Rethinking My Blog Themes

I’m playing around with themes for the blog. I have been unhappy with the old layout for some time, but haven’t had any inspiration about what I wanted instead.

I expect things will change around here several times before I settle on something new.

The purple picture is a photograph of water I manipulated using techniques Samira Emelie taught me. Samira is one of the stars of my Mixel community. She makes rich, textured images by layering transparencies. Often, each transparency is a different series of manipulations of a single image. Layering the transparencies creates a sense of depth.

This theme is Mystique. I like a lot of the default elements, but not all of them. I’m still thinking. For now, here is this change.

Reflections on Daily Blogging

Well, I did it. Every day in March, something new appeared on this blog. It has been a fascinating experiment and I thank everybody who came along for the ride or found me in the middle of it. And, this is the end. Time now to reflect on the past month and make some decisions about how I want to proceed from here.

What have I learned?

  • My Muse is a busy woman.  Writing every day has made me pay closer attention to my sources of inspiration. And she has made me a font overflowing with ideas.
  • Writing for an audience every day is invigorating for me.
  • Breaking thematically related ideas into a series is better than trying to link them all into one complex post.
  • I get a thrill seeing my blog traffic numbers go up – and they have gone up hugely.
  • I get deep personal satisfaction from conversation with commenters.
  • It is not in my nature to write short, simple posts.
  • People read my work. And are moved by it. And seek it out.
  • Writing for this blog every day forces me to spend too much time blogging and not enough of my writing time on my fiction.
  • I have seen some patterns of topics and headline styles that seem to correlate with higher traffic.
  • Combining daily writing for myself and blogging every day has led me to writing about deeper and more personal issues.

What Now?

  • No more blogging on the weekends. My weekend writing time all goes back to my novel.
  • I do plan to write A-Z improvisational poems about InterPlay for A More Playful Life. However, I am hereby giving myself permission to spread the posting of such poems over 2-3 months. I will be done before the kids are out of school for the summer.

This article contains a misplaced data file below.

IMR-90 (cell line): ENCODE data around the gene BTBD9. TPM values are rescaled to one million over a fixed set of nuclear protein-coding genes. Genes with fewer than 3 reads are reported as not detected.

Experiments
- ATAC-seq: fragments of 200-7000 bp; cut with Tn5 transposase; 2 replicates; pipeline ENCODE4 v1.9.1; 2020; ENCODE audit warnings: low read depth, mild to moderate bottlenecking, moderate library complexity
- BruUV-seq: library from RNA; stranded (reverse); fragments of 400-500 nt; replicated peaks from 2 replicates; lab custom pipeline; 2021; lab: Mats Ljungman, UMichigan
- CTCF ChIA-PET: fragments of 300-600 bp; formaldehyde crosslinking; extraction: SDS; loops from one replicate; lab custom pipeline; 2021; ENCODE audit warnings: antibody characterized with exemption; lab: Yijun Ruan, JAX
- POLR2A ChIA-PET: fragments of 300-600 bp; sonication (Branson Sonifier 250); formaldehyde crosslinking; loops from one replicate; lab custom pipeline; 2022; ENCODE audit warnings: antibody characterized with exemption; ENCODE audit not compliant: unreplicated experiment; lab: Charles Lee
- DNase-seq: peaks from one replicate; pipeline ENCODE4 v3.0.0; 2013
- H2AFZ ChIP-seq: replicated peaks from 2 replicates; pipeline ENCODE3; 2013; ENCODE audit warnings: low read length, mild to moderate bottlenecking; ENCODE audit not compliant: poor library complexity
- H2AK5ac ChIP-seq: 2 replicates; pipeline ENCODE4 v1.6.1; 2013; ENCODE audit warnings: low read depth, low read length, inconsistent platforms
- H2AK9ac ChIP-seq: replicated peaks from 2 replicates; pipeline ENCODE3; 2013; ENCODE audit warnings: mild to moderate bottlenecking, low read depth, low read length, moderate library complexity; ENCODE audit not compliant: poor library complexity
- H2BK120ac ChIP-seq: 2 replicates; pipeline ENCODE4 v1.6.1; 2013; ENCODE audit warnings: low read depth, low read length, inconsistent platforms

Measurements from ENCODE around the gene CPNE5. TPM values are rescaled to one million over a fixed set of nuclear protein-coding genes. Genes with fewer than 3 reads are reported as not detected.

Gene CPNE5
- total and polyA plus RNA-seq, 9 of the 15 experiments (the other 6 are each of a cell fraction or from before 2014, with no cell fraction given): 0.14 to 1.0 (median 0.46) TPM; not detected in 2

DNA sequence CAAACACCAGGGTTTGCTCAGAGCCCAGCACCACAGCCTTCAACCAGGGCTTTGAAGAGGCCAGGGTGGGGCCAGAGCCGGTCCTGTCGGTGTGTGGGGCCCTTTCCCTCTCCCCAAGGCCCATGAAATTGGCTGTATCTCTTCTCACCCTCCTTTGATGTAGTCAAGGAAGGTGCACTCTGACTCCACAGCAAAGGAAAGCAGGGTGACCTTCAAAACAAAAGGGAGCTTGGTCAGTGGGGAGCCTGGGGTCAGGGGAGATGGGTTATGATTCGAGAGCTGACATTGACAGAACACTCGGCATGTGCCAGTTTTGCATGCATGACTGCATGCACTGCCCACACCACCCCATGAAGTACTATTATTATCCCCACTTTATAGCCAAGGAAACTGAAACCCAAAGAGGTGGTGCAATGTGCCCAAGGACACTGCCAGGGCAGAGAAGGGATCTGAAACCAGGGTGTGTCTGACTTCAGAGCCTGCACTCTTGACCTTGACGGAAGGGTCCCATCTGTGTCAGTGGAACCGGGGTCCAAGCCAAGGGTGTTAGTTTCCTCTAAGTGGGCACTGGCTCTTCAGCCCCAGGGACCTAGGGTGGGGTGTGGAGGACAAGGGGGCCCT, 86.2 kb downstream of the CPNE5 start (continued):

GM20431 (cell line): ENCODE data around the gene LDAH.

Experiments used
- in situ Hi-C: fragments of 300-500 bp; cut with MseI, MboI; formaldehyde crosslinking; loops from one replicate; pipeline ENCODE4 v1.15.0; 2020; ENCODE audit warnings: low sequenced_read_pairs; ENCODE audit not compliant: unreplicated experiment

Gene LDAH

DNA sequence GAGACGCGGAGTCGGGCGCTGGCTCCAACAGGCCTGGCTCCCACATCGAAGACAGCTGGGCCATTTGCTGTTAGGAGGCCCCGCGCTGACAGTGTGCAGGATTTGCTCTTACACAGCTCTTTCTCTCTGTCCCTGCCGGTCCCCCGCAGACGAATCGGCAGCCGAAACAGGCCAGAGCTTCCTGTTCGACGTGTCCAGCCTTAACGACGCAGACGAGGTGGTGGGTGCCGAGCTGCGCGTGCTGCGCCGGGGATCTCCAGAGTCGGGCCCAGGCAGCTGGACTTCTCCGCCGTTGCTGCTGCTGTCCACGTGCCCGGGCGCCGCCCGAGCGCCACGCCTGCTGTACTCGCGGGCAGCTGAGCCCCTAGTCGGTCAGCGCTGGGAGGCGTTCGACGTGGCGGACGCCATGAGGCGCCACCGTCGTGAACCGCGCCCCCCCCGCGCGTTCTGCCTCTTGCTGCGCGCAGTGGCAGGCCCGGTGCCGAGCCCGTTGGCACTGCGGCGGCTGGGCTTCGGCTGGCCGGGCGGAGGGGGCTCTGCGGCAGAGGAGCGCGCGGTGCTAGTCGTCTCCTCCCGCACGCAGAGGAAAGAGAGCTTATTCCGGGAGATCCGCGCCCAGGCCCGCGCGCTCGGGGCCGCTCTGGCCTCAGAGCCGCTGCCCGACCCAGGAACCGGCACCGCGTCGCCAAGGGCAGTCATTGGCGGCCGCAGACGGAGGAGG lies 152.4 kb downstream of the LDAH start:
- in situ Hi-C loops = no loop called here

• In April, I plan to post to this blog on Mondays, Wednesdays and Fridays. We will see how that goes.

I want to thank the folks who put together NaBloPoMo for the inspiration.

For now, I am off to enjoy the rest of my weekend without blogging.



Mid-Month Reflections on Daily Blogging

Having been engaged in the NaBloPoMo daily blogging challenge for a week and a half, I have noticed a few things. Noticing facts and patterns about our own lives and life experiences and claiming them is a central practice in InterPlay, my grounding system of deep play.

The InterPlay wisdom that I bring to bear on my reflections includes:

  • Notice, Notice, Notice: This is simply a direction to be aware of what is happening in and around your mind and body.
  • Inner Authority: Only you know the truth of your own experience. You are the only one in your body and only you are aware of how that body shapes your perspective. Claim the authority of your inner awareness.

Here are some things that I have noticed:

  1. I like the ritual of daily posting. It is easier to keep the momentum of generating post ideas and writing reasonably fast when I do it daily than it was posting weekly.
  2. I don’t have time to write a post a day and put pictures in all of them. I miss the pictures.
  3. I am stunned watching the statistics of traffic to my blog. Only one previous day in 2012 saw more traffic than my slowest day last week. I do not understand the source for the increased traffic. The numbers do not merely reflect the same group of people reading more frequently. More people have reached my website. This is thrilling, but the not understanding makes me anxious as well.
  4. Headlines matter. Simple headlines that describe the challenge I am contemplating get more traffic. This saddens me; I love poetic titles, and the evidence is that the web does not.
  5. I have fallen into a theme: blogging about blogging. I feel conflicted about this. I like the way the posts relate to each other, and the way that my thinking is developing, but I fear that interrelated posts will put off people who visit my homepage for the first time, making them feel like they are diving into a conversation already underway.
  6. I cannot continue waking early in the morning to write without getting to bed earlier.
  7. Not only do I love writing early in the morning, but I love waking up knowing what I will be working on.
  8. Responding thoughtfully to comments takes time.
  9. I am tired. The daily blogging commitment is a contributing factor.
  10. I am not finding time in the day both to blog and to work on my novel.